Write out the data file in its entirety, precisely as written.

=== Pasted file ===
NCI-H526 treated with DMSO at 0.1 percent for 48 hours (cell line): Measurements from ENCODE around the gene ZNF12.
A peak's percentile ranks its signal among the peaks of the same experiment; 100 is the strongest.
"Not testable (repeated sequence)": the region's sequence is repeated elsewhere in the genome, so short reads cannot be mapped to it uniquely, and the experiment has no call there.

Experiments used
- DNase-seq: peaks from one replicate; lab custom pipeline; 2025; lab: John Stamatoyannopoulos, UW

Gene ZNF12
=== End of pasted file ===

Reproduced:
NCI-H526 treated with DMSO at 0.1 percent for 48 hours (cell line): Measurements from ENCODE around the gene ZNF12.
A peak's percentile ranks its signal among the peaks of the same experiment; 100 is the strongest.
"Not testable (repeated sequence)": the region's sequence is repeated elsewhere in the genome, so short reads cannot be mapped to it uniquely, and the experiment has no call there.

Experiments used
- DNase-seq: peaks from one replicate; lab custom pipeline; 2025; lab: John Stamatoyannopoulos, UW

Gene ZNF12